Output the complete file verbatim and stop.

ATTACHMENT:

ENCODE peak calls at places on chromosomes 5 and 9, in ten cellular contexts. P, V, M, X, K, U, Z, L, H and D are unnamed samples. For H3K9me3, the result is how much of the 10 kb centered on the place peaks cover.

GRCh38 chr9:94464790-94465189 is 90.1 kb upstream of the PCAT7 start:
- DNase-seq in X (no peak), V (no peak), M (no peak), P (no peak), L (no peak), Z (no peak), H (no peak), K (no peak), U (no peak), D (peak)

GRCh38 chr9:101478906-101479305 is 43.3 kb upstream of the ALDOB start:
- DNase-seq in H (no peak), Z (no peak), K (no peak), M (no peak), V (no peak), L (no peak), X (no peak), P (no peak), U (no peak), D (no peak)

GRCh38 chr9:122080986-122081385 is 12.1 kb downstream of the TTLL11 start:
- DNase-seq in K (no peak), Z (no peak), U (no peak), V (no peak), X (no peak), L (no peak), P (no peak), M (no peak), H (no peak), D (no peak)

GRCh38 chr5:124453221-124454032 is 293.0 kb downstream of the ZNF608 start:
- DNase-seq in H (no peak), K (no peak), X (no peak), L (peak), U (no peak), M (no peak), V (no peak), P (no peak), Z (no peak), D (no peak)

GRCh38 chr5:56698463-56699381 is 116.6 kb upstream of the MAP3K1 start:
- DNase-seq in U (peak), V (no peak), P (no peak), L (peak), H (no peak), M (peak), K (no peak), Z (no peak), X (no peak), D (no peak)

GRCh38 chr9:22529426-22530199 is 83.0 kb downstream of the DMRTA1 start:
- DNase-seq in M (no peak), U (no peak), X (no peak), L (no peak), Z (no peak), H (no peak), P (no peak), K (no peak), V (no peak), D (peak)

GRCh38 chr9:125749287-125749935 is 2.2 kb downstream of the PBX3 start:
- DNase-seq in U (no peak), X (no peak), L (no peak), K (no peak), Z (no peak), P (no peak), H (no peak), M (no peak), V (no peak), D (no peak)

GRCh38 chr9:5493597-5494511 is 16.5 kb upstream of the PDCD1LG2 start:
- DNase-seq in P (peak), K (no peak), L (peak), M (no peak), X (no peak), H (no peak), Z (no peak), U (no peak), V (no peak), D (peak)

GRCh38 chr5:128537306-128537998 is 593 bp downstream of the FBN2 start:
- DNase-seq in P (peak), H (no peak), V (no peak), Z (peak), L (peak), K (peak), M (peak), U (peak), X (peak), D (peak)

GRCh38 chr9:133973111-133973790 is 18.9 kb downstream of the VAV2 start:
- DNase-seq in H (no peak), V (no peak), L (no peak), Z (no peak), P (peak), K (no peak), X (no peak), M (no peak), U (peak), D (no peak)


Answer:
ENCODE peak calls at places on chromosomes 5 and 9, in ten cellular contexts. P, V, M, X, K, U, Z, L, H and D are unnamed samples. For H3K9me3, the result is how much of the 10 kb centered on the place peaks cover.

GRCh38 chr9:94464790-94465189 is 90.1 kb upstream of the PCAT7 start:
- DNase-seq in X (no peak), V (no peak), M (no peak), P (no peak), L (no peak), Z (no peak), H (no peak), K (no peak), U (no peak), D (peak)

GRCh38 chr9:101478906-101479305 is 43.3 kb upstream of the ALDOB start:
- DNase-seq in H (no peak), Z (no peak), K (no peak), M (no peak), V (no peak), L (no peak), X (no peak), P (no peak), U (no peak), D (no peak)

GRCh38 chr9:122080986-122081385 is 12.1 kb downstream of the TTLL11 start:
- DNase-seq in K (no peak), Z (no peak), U (no peak), V (no peak), X (no peak), L (no peak), P (no peak), M (no peak), H (no peak), D (no peak)

GRCh38 chr5:124453221-124454032 is 293.0 kb downstream of the ZNF608 start:
- DNase-seq in H (no peak), K (no peak), X (no peak), L (peak), U (no peak), M (no peak), V (no peak), P (no peak), Z (no peak), D (no peak)

GRCh38 chr5:56698463-56699381 is 116.6 kb upstream of the MAP3K1 start:
- DNase-seq in U (peak), V (no peak), P (no peak), L (peak), H (no peak), M (peak), K (no peak), Z (no peak), X (no peak), D (no peak)

GRCh38 chr9:22529426-22530199 is 83.0 kb downstream of the DMRTA1 start:
- DNase-seq in M (no peak), U (no peak), X (no peak), L (no peak), Z (no peak), H (no peak), P (no peak), K (no peak), V (no peak), D (peak)

GRCh38 chr9:125749287-125749935 is 2.2 kb downstream of the PBX3 start:
- DNase-seq in U (no peak), X (no peak), L (no peak), K (no peak), Z (no peak), P (no peak), H (no peak), M (no peak), V (no peak), D (no peak)

GRCh38 chr9:5493597-5494511 is 16.5 kb upstream of the PDCD1LG2 start:
- DNase-seq in P (peak), K (no peak), L (peak), M (no peak), X (no peak), H (no peak), Z (no peak), U (no peak), V (no peak), D (peak)

GRCh38 chr5:128537306-128537998 is 593 bp downstream of the FBN2 start:
- DNase-seq in P (peak), H (no peak), V (no peak), Z (peak), L (peak), K (peak), M (peak), U (peak), X (peak), D (peak)

GRCh38 chr9:133973111-133973790 is 18.9 kb downstream of the VAV2 start:
- DNase-seq in H (no peak), V (no peak), L (no peak), Z (no peak), P (peak), K (no peak), X (no peak), M (no peak), U (peak), D (no peak)